Singers Hit Fog City

One of my souvenirs from this year’s convention is a placard that was placed outside the room where I taught a class each morning. It reads “7:30 a.m. Meditation; 9:00 a.m. Marketing Plans.” Nothing could better exemplify the wide range of topics covered at the convention. The placard also bears the little red and gold cap that is the logo of San Francisco’s historic Sir Francis Drake Hotel. (The doorman was required to wear such a cap, along with a red and gold striped outfit—complete with tassels and short trousers—in which he greeted the guests, looking like someone who’d gotten lost on his way to sing Rigoletto.)

Inside, the hotel’s small lobby became a meeting place and bookstore that bubbled with slightly operatic chatter as the sounds of eager spotlight recitalists plying their wares wafted down from the mezzanine. It would have been nice to have more time for chatting and catching up with colleagues, but the schedule was packed, and each time slot offered several options. Like some others, I did a fair amount of seminar hopping to try to get at least a sample of things, so what follows is far from comprehensive.

I was unable to attend the other offerings that were part of the early morning Health Series because I was teaching the class on meditation, but I was very happy the Convention included this series, and especially impressed that so many singers got up early to take advantage of the classes on yoga, Alexander Technique, and meditation. The people in my class seemed eager and curious about meditation, and I enjoyed seeing them throughout the day, knowing that, as one confided in me, when they saw me they were reminded to pause and notice their breath. In . . . Out . . .

The Business Series was at 9 each morning, and since I felt fairly up-to-date on headshots and résumés, I went every day to Jo Isom’s class on websites. Watching Jo offer her critiques of various singers’ sites taught me an enormous amount about making a site useful and readable. For example: use a font without feet. (Fonts have feet? Yes, so use a “sans-seraph” font.) Avoid white text on a black background, except for large titles. Keep important info above the fold (the part that shows before you have to scroll down). Set your screen resolution to 1040-800 so you see it the way others do. Double check the resolution size of your photos—keep them at about 72 dpi—and double check your site on other computers, such as your public library’s. (Just because the photos load quickly on your computer doesn’t mean they’ll do so for the first time on other computers.)

Next, I went to French Arias and Art Songs with Sheri Greenawald. Watching a singer struggle a bit with “Je suis Titania,” she commented, “If a composer has given me a staccato, I feel I have the right to breathe!” Then she helped a native Spanish speaker refine her French on “Va! Laisse couler mes larmes.” It was indicative of Greenawald’s depth of expertise that she not only understood the nuances of the French, but understood from experience the particular mistakes common among Spanish speaking singers working with the French closed “e.” Greenawald, who pointed out that she had sung Sophie to Frederica Von Stade’s first Charlotte, discussed the importance of conveying the tenderness of Charlotte’s character in the first line of the aria, which she said is like a little recitative. The key, she said, is to sing the “Va!” without being rude. Yes, Charlotte is telling someone to get lost, but it’s her beloved Sophie, and she softens almost immediately after saying it. One more gem: an idea Greenawald said she got from Dolora Zajick called “umlauting the ee.” For the word “triste” first sing “True,” then add the ee. (I’ve tried this since, and it really works, somehow. You don’t end up with an audible umlaut, just a very nice “ee.”)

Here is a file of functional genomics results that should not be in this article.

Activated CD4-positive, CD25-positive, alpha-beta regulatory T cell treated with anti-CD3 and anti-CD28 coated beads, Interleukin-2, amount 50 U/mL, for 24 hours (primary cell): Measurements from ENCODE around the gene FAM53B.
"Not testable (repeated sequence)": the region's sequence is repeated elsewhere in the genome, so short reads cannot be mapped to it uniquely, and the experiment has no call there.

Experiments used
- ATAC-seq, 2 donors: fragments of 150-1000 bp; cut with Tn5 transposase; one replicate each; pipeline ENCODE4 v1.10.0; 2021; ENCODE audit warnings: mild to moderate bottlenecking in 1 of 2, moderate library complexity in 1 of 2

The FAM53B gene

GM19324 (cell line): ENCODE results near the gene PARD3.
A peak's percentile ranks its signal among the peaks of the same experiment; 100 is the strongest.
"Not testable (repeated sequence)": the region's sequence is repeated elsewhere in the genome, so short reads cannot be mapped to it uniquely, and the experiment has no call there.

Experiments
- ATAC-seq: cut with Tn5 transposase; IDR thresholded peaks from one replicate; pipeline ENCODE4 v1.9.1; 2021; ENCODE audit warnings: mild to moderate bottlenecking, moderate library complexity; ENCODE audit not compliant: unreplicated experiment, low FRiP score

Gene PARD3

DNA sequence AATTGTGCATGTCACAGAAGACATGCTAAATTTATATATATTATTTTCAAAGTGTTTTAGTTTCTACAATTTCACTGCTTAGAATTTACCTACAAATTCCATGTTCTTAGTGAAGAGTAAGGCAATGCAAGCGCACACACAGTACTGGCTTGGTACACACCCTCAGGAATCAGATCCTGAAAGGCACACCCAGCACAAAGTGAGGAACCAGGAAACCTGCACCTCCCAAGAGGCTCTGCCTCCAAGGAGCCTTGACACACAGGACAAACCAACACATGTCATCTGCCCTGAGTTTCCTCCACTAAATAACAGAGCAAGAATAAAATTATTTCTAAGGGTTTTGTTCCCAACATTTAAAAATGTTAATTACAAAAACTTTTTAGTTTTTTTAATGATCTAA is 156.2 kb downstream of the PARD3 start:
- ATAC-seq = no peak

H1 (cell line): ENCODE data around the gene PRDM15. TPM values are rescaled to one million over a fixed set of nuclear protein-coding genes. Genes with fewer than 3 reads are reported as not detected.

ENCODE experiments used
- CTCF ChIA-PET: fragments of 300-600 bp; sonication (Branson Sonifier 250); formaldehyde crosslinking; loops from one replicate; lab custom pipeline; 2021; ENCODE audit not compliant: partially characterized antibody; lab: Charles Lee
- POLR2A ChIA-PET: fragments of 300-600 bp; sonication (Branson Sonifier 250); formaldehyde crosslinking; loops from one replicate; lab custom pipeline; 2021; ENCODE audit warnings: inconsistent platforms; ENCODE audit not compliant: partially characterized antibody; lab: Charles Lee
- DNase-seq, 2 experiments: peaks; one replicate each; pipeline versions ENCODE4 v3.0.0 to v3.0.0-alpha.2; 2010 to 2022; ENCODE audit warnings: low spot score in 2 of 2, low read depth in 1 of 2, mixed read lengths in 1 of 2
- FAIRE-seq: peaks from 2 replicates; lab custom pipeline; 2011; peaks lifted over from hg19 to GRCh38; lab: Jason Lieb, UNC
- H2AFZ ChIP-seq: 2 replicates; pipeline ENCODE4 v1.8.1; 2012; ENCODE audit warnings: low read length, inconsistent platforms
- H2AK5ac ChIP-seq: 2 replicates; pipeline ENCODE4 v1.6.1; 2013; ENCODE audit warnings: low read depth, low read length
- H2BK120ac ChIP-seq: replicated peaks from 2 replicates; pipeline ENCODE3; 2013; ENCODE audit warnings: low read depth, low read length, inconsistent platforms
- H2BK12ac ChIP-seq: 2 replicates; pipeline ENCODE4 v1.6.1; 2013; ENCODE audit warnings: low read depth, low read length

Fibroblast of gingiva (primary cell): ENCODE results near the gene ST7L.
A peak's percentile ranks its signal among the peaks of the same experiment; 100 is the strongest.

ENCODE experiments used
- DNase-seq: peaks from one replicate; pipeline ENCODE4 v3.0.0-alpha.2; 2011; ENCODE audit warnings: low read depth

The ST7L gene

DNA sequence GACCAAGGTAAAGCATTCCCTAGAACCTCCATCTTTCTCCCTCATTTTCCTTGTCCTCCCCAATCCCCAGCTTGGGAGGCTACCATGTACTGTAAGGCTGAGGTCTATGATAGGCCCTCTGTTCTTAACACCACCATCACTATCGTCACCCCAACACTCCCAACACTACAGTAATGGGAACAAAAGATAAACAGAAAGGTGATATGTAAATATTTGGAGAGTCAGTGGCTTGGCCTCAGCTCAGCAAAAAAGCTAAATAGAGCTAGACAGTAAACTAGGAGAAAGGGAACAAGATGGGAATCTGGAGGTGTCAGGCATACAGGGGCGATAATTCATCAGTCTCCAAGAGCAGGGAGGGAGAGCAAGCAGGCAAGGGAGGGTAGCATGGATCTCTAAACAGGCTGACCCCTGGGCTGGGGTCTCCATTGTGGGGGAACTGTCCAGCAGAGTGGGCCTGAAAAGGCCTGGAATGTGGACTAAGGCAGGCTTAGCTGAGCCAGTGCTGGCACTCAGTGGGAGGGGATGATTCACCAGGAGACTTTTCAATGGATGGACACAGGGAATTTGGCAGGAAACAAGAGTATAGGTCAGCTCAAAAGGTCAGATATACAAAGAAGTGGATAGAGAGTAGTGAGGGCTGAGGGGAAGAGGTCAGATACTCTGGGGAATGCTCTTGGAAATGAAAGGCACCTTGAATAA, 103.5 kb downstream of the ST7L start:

For a sense of humor and perspective that is truly empowering to singers, I have to give top marks to Daniel Helfgot. The author of The Third Line gave a class called “The Singing Theatre.” He lamented the existence of an epidemic disease among singers he referred to as “Fach-itis” in which everyone limits themselves too much. Explaining the financial realities behind it, he explained that in a European system in which singers are under contract for the year, even if a role isn’t in your Fach, if you have the notes they will ask you to do it, just to get their money’s worth. Here in the United States, with almost everyone working freelance, a much more limited sense of a singer’s identity has developed.

When asked about “lookism” and other casting concerns, Helfgot encouraged us to maintain the following boundary: “Whatever you can do with your person, do. Do you have the look? Do you have the notes? Does your voice have the color?” He summarized by saying, “Our responsibility in the ‘singing theater’ is to be as convincing as possible.” (Apparently, when I wasn’t there, he also discussed the casting of the three ladies in Mozart’s Magic Flute for a production in which I had sung the Third Lady. I’m glad I wasn’t there to hear whether he said he had cast us for our looks or our voices, because I fear that either way, I’d have been offended somehow.)

One more little tidbit. Helfgot stopped the first singer right away, after she said “I would like to sing . . .” “No, no, no!” he said shaking his head. “I will sing! Not, I would like to sing, I am going to sing, I might sing . . .” As he went on to work with her on Musetta’s Waltz, he emphasized reading the story and not re-inventing the wheel. Looking at the musical notation “allegro,” he reminded the singer of the importance of the meaning of the word as “happy” (or “cheerful”) rather than just fast.